Adaptive Reuse

The federal government should incentivize the adaptive reuse of vacant and underutilized office buildings and other structures to help address the severe shortage of affordable housing in many communities. Property conversion of underutilized structures is a cost-effective means of developing new housing supply while reducing environmental impact. Adaptive reuse of underutilized and vacant buildings will promote economic and job growth in communities dealing with the permanent impact of postpandemic workplace changes on commercial real estate markets.

Download NAIOP's position on Adaptive Reuse.


  • Cities, suburbs and rural areas are facing a severe supply shortage of affordable housing. At the same time, the aftermath of the COVID-19 pandemic and resulting remote work trends have led to high vacancy rates and underutilization of commercial structures. Many of these buildings could be converted to residential usage, increasing the supply of affordable housing.
  • Absorption of office space will continue to slow in 2023 amid economic uncertainty, according to the NAIOP Research Foundation's Office Space Demand Forecast, and hybrid work is expected to be a permanent feature of labor markets. As a result, many currently underutilized commercial structures will become stranded assets unless repurposed for economically viable uses.
  • Depressed asset values of vacant and underutilized commercial buildings negatively impact state and local budgets, with lower revenue from property taxes, property sales and sales taxes coming from enterprises in areas with reduced economic activity. A study completed in November 2022 estimated a $413 billion reduction in real estate asset values from continued remote work trends.
  • Repurposing of existing underutilized structures is environmentally sustainable compared to demolition. Extending the use of an existing building, to increase the housing supply or for other socially beneficial purposes, is a better economic alternative that also results in reduced environmental impact, including greenhouse gas emissions.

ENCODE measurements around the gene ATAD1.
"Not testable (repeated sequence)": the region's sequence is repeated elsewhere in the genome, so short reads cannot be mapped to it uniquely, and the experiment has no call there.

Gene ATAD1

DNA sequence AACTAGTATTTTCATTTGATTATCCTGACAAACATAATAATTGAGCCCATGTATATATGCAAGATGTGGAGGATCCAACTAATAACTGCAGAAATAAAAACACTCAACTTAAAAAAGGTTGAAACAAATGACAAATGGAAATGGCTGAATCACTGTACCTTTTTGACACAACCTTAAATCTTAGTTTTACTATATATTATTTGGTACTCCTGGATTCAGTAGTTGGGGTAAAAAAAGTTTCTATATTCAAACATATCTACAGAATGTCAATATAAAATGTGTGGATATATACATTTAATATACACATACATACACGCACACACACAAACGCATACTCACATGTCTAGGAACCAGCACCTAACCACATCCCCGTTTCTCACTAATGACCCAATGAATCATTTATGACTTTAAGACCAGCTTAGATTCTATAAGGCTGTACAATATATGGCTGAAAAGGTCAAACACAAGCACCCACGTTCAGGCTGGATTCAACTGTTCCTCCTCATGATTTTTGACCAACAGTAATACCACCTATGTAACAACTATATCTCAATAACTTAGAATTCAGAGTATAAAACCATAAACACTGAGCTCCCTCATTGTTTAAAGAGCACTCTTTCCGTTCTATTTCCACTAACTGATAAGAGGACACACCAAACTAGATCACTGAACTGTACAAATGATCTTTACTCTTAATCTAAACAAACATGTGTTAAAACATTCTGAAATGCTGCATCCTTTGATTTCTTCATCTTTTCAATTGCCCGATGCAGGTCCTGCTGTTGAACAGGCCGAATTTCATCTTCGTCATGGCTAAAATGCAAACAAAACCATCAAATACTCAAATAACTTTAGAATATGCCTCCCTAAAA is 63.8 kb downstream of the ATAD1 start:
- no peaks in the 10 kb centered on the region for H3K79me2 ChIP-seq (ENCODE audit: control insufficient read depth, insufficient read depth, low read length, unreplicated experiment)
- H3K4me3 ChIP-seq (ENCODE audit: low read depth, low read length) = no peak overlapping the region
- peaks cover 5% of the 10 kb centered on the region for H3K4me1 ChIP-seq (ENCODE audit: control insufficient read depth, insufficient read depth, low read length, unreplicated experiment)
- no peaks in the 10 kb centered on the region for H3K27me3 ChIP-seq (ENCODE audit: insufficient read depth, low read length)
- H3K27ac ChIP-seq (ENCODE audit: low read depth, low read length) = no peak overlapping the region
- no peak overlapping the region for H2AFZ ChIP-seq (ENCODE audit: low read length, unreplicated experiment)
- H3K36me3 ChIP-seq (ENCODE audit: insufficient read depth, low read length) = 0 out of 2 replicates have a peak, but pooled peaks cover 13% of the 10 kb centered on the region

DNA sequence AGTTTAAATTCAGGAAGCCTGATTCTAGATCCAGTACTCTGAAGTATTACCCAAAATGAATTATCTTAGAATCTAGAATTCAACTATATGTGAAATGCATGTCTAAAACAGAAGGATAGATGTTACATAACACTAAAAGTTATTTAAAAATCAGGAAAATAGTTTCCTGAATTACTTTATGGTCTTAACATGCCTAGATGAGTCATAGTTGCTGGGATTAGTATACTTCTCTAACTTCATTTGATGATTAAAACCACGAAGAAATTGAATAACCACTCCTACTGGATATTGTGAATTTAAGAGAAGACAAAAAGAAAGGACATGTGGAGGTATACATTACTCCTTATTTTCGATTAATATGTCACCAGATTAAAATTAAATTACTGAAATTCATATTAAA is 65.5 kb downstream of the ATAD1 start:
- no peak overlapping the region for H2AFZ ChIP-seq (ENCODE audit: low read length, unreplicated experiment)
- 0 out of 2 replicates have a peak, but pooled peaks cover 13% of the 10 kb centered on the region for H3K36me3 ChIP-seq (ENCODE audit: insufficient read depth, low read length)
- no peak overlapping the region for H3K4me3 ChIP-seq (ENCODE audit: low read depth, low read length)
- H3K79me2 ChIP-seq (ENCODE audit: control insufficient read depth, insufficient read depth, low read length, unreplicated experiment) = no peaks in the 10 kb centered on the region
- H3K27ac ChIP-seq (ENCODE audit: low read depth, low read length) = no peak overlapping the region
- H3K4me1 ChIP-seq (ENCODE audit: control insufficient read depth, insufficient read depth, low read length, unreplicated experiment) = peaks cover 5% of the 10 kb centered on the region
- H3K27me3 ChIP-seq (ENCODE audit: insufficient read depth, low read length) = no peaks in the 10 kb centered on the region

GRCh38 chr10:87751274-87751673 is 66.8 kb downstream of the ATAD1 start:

• Congress should enact legislation to spur adaptive reuse projects to address a lack of affordable housing and the negative economic impact of vacant and underutilized buildings on communities. Legislation introduced in the last Congress, modeled on the historic preservation tax credit, provided qualified office conversion tax credits. Eligible properties should include a broad range of commercial buildings, with incentives for localities that streamline zoning and building codes to encourage property conversions.

Key Points

  • A growing share of Americans say the lack of affordable housing supply is a major problem in their communities, according to the Pew Research Center. In 2020, 46% of American renters spent 30% or more of their income on housing, including 23% who spent at least 50% of their income on rent.
  • According to studies by the National Bureau of Economic Research, the remote work and hybrid work trend (which typically involves two to three workdays outside the office) will have resulted in 30% of remote workdays by the end of 2022.
  • As a direct consequence of the pandemic and the shift to hybrid work, office market vacancy rates in the third quarter of 2022 were the highest since 1993, rising to more than 17% nationally.
  • Adaptive reuse of vacant and underutilized commercial buildings for residential usage, in both cities and suburban areas, can help address a lack of affordable housing in these communities.
  • High property conversion costs, city zoning and building codes, and other challenges presented by adaptive reuse projects have prevented these from being utilized on a larger scale in many areas.


Aquiles Suarez
Senior Vice President for Government Affairs
703-904-7100, ext. 115